Hello again dearies! I’m getting a bit of a late start today, and, oh, there is SO much to do before Christmas gets here! But let’s take a few minutes to step back in time to the 1940’s and take a look at what they wore back then for the special time of year that we find ourselves in at the present.
Don’t you just love, love, love that fabulous blue shirtwaist dress at the top?! If I could get my hands on some lovely blue wool I would make it in a heartbeat! But let’s talk about silhouette, shall we?
The 1940’s silhouette and styles stayed relatively the same from 1940 to 1946/47 on account of World War II. That makes it a bit easier for us who are seeking to take inspiration from the era as a whole, but harder for the historians among us to pinpoint when exactly what style of particular dress was worn. The basic silhouette was a sturdy shouldered, what I would call capable, practical look; shoulders were padded, and skirts were typically of an a-line shape.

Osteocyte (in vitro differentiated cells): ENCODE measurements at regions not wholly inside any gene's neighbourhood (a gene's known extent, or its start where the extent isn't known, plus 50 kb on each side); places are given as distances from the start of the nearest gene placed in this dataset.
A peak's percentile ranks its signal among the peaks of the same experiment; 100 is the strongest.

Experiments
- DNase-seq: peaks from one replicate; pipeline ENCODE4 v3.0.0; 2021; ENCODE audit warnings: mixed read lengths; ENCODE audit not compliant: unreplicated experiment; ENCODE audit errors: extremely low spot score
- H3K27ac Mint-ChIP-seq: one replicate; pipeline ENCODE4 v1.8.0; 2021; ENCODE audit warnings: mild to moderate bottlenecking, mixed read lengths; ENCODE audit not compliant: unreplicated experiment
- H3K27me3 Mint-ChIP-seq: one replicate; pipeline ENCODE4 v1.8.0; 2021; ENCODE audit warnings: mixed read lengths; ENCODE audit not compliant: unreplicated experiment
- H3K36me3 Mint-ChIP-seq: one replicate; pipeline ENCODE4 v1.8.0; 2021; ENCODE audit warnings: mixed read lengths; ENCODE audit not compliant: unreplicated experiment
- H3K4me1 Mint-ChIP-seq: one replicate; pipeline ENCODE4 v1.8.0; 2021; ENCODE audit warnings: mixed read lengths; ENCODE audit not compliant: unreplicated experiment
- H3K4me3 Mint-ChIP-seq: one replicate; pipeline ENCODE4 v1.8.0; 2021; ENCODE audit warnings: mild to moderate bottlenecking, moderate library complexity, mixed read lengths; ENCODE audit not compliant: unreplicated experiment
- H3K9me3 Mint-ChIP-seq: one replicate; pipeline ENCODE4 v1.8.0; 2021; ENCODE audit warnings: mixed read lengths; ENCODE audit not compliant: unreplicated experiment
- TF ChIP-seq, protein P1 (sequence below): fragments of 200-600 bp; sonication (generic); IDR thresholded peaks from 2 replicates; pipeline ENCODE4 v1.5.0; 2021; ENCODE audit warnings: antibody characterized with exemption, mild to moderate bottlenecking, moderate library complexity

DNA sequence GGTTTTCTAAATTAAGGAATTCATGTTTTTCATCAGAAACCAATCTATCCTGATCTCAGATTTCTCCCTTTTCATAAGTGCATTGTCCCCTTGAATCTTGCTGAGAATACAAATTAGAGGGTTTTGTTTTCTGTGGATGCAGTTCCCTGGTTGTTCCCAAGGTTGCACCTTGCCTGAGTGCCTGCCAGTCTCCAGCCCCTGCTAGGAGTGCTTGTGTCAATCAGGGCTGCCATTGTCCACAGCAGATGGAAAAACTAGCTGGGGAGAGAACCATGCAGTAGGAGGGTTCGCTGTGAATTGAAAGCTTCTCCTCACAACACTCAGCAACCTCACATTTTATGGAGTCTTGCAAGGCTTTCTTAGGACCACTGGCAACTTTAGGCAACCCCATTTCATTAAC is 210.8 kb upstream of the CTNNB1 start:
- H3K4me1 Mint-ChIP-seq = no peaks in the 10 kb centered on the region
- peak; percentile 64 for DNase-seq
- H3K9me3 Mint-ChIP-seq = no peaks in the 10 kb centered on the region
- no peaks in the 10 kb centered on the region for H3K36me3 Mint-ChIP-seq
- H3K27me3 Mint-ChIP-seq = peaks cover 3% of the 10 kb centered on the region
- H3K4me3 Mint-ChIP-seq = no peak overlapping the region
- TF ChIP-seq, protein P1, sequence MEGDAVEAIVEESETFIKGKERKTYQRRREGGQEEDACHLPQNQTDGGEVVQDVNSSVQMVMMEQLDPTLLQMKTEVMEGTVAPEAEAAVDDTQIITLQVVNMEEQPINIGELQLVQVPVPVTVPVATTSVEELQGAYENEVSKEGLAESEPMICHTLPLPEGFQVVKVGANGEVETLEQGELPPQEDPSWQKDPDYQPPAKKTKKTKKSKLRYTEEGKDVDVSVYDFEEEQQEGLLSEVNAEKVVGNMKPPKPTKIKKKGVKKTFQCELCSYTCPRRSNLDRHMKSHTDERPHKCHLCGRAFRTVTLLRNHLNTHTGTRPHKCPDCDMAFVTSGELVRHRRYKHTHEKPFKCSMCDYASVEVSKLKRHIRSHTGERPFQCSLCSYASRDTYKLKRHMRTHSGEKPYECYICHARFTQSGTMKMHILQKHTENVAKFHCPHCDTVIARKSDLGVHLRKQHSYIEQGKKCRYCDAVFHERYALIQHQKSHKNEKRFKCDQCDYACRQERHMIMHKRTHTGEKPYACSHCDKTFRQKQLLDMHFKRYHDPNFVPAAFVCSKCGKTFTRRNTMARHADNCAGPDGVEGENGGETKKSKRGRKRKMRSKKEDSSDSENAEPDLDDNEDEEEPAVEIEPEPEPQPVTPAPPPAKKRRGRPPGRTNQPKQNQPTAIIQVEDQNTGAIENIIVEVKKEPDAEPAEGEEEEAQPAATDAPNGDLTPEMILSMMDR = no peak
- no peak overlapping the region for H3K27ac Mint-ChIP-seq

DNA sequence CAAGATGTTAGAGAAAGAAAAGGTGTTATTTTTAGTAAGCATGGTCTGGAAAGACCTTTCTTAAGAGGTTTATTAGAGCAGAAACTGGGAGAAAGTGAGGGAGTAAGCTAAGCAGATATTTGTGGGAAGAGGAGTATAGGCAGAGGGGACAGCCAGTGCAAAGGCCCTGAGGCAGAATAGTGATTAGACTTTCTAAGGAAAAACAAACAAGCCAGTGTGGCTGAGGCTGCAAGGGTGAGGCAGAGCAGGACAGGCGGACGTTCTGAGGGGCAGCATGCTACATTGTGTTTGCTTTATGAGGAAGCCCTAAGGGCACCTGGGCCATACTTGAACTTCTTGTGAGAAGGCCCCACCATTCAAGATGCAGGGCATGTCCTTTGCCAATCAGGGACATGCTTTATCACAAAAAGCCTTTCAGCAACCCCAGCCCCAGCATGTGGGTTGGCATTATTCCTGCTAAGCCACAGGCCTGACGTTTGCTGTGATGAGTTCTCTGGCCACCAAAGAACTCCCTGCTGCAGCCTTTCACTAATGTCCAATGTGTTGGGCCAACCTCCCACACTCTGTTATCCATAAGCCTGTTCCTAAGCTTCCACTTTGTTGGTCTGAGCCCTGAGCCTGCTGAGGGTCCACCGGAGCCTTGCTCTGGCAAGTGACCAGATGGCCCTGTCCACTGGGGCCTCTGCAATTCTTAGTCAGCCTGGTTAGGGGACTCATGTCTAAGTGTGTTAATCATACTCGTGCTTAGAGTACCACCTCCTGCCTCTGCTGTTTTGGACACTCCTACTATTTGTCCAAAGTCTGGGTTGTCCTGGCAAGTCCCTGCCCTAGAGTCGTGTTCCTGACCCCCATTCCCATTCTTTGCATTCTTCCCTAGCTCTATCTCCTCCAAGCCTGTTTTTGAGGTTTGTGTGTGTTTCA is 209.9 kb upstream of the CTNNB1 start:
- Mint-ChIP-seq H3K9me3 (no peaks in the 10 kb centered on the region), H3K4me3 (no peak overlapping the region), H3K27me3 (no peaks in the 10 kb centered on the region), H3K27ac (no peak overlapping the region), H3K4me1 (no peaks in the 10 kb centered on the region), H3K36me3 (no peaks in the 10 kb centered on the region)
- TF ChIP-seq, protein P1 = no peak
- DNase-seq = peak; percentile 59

On account of rationing, skirts couldn’t be very full, and hemlines hit just below the knee. For Winter fashions they were typically wool or some thick rayon/wool blend, and would most likely coordinate or match an accompanying jacket.
Another result of rationing is the surge in accessories, hats, and small jewelry among them. Accessories helped to broaden an otherwise narrow wardrobe, taking one suit from Spring right through Winter, and back again. Garments would also be trimmed with small details such as spangles (see the red jersey top in the second to last picture), mainly after the war, or self fabric details such as little bows, fun pockets, etc. You can take a look at my Just the Small Details board for vintage and modern garment detail inspiration.